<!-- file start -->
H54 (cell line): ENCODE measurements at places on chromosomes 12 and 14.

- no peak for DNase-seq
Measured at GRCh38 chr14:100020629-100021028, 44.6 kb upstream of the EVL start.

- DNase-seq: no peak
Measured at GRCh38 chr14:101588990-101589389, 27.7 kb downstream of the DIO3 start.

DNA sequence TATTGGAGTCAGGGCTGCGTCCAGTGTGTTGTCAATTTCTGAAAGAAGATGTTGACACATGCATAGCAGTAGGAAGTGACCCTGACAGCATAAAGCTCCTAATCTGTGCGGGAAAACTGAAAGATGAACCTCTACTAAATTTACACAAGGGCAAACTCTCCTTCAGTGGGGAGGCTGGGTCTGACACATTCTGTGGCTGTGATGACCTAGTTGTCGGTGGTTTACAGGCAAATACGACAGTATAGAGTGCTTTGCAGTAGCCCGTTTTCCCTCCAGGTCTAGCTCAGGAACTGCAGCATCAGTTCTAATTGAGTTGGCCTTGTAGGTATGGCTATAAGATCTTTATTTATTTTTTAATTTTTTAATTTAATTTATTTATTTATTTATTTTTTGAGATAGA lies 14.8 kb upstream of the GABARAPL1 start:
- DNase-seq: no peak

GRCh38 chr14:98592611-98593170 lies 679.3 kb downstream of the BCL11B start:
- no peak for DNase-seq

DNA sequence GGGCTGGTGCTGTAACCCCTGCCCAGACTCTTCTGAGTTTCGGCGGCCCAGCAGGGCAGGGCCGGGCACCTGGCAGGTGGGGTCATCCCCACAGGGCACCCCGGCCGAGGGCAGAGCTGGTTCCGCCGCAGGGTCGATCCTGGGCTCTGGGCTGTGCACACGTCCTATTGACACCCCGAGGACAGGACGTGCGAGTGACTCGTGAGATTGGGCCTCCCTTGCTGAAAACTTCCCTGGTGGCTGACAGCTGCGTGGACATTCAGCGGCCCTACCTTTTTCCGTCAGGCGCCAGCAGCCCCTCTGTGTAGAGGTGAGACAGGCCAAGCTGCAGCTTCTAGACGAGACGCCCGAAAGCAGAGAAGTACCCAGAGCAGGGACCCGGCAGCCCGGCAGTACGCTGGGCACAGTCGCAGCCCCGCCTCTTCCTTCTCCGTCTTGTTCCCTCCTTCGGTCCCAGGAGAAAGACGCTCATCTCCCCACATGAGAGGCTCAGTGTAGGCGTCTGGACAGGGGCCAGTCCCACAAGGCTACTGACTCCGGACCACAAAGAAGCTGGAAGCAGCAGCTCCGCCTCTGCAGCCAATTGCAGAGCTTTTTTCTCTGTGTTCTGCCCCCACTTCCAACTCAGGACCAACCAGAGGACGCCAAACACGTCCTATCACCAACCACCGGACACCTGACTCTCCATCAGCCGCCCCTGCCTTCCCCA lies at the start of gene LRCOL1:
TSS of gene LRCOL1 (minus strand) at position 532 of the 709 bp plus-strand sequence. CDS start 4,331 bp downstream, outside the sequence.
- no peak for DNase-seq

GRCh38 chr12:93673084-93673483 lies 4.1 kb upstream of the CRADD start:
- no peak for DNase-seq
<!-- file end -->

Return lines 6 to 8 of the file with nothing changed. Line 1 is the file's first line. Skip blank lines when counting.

DNA sequence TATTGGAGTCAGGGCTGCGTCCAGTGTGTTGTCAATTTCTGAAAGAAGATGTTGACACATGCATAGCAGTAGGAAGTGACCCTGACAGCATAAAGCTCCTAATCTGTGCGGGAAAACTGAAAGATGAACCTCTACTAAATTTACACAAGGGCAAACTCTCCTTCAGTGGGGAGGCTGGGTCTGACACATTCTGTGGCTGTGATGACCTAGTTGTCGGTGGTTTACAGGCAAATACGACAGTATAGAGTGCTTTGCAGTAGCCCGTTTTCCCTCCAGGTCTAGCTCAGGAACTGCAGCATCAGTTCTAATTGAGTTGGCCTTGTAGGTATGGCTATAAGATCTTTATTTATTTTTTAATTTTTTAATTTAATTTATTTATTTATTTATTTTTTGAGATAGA lies 14.8 kb upstream of the GABARAPL1 start:
- DNase-seq: no peak

GRCh38 chr14:98592611-98593170 lies 679.3 kb downstream of the BCL11B start: